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Remembering Matt Herron Share This on LinkedIn   Tweet This   Forward This

12 August 2020

Last Friday afternoon, famed civil rights photographer and activist Matt Herron was at the controls of an LAK-17B FES Mini Glider, taking off from Lampson Field near Lakeport, Calif., en route to Mendocino County.

At about 5:40 p.m., the Lake County Sheriff's Office received a report from the Williams Soaring Center, 60 miles east of Lakeport, saying the aircraft was overdue. The Soaring Center used GPS to track Herron's glider to an area off Matthews Road in Lakeport where deputies found the crashed glider and Herron, who died at the scene.

He was 89.

Born in Rochester, N.Y., during the Depression, he was given a camera as a gift when he was seven. He was so enamored with it that his mother built a darkroom for him in the basement.

But he had put away photography by the time he graduated from Princeton in 1953 to attend the University of Michigan where he pursued a master's degree leading to a diplomatic career. But he never completed his studies.

Instead, he registered as a conscientious objector during the Korean War, moving to Ramallah to teach in a Quaker school. There he revived his interest in photography.

'I had three Nikons -- two on my chest and one at my side. I was a different person when the cameras were on.'

He also met Jeannine Hull there, another teacher. They married and returned to Rochester where he got a job as a corporate photographer for Kodak. At the same time he studied privately with Minor White, who was teaching at the Rochester Institute of Photography.

In 1963, the family moved from Philadelphia to Mississippi where he documented the 54-mile voting rights march from Selma to Montgomery and won the World Press Photo Contest in 1965 for his picture of a Mississippi highway patrolman attacking a five-year-old child.

"It was frightening," Herron said of the voting rights march. "I would strap on cameras like armor. I had three Nikons -- two on my chest and one at my side. I was a different person when the cameras were on."

His book Mississippi Eyes tells the story of the summer of 1964 when "five young photographers attempted to document the process of social change as the segregated South both resisted and reluctantly yielded to forces brought to bear on it by civil rights organizations and the black citizens they served."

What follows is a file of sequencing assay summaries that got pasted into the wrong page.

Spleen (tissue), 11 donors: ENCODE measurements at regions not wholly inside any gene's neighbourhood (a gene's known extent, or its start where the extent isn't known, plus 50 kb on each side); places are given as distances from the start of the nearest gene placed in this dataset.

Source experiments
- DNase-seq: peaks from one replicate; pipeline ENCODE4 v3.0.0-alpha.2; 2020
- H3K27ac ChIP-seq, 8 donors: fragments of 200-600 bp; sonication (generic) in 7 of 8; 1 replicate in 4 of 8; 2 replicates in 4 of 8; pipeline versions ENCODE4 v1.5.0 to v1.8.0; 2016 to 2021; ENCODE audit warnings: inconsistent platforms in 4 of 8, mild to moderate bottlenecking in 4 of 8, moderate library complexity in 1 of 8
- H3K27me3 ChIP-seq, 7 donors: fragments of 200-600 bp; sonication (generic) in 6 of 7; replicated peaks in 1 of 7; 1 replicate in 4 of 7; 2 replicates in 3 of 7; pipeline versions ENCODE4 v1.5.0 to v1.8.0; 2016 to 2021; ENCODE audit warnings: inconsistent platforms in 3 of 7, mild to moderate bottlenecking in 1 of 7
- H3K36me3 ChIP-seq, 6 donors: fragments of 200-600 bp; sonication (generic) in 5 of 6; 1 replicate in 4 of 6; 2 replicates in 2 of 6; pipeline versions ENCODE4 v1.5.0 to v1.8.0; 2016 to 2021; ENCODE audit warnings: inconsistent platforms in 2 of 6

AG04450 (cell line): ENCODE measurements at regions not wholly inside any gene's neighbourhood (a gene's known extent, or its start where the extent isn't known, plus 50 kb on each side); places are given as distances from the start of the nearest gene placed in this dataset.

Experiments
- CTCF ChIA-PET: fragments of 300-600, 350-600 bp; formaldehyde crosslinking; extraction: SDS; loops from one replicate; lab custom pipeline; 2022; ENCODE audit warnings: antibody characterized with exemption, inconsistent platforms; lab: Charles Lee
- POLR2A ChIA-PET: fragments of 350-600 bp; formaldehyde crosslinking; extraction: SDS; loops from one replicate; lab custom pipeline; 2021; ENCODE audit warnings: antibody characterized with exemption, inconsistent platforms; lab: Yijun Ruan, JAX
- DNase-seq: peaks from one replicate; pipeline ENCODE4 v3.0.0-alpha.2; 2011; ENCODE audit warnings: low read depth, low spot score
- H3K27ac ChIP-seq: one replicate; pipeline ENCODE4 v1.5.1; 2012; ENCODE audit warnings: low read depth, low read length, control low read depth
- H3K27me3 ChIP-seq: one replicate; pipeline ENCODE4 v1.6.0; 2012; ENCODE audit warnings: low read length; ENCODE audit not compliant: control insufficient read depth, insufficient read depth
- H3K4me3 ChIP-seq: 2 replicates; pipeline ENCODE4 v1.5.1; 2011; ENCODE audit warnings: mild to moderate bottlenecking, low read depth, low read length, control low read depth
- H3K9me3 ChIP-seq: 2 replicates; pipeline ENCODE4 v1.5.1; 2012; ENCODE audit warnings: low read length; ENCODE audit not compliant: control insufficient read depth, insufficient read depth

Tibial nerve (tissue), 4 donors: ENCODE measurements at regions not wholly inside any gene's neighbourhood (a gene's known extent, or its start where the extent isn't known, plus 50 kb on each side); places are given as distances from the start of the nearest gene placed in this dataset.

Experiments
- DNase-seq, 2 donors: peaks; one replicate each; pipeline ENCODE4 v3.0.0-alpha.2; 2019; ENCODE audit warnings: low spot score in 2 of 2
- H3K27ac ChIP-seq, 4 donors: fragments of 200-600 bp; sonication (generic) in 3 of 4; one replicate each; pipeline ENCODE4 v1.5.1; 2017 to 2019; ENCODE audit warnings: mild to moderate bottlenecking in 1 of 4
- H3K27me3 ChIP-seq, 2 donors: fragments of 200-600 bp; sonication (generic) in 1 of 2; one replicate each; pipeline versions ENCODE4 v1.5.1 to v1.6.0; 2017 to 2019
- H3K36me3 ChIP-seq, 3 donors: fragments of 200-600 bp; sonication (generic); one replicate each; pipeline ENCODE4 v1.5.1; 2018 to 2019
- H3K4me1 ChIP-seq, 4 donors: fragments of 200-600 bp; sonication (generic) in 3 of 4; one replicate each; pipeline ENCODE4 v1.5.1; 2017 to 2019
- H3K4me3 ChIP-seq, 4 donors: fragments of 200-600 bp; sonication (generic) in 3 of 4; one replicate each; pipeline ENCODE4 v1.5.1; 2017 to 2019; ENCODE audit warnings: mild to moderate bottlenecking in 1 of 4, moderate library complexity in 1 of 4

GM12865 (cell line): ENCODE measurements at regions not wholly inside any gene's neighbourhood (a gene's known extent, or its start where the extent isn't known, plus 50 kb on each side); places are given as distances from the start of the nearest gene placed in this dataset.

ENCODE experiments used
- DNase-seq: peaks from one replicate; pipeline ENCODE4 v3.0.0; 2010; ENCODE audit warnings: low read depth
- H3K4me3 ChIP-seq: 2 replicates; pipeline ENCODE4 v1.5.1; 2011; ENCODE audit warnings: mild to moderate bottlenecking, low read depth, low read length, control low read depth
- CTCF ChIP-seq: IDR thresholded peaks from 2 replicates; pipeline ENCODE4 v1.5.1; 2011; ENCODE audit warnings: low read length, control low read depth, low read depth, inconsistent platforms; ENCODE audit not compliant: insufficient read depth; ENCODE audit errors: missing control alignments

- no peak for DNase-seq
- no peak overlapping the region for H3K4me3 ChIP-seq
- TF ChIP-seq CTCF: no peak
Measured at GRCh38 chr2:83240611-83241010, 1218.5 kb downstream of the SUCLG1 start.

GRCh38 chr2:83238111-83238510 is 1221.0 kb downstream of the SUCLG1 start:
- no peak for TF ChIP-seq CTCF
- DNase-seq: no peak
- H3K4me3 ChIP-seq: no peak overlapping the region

The five formed the Southern Documentary Project organized by Herron who drew on his friendship with Dorothea Lange to establish the first photo-documentary team since the famed Farm Security Administration photo project of the 1930s and 1940s.

In the fall of 1964 the Herrons moved to New Orleans to avoid enrolling their children in Mississippi schools. But they moved back to Mississippi in the summer of 1965, where Jeannine was co-founder and program director of the Child Development Group of Mississippi, the first Headstart program in the country.

In the 1970s Herron did more writing than photography as the big glossies went out of circulation. He wrote for the Smithsonian and worked with Greenpeace.

During the 1980s he became active in the American Society of Media Photographers where served as president from 1993 to 1995 and then as international director and as chairman of Media Photographers Copyright Agency, ASMP's online marketing system for electronic images. He frequently lectured on copyright, electronic image marketing systems and business practices in photography.

In 2012 he curated a 158-print photography exhibition, This Light of Ours: Activist Photographers of the Civil Rights Movement, featuring nine photographers who joined the civil rights movement and shot it from the inside.

He was the director of Take Stock, a stock photography agency representing photographers active in the field of civil rights and the struggle of farm workers.

His photographs are in the permanent collections of the National Museum of African American History and Culture, the Birmingham Civil Rights Institute, the Memphis National Civil Rights Museum, the Smithsonian Institution, the High Museum of Art, the Schomburg Center for Research in Black Culture and the George Eastman House.

At the time of his death, he was a resident of San Rafael, Calif. Herron is survived by Jeannine, two children Matthew Allison Herron and Melissa Herron Titone, and five grandchildren.

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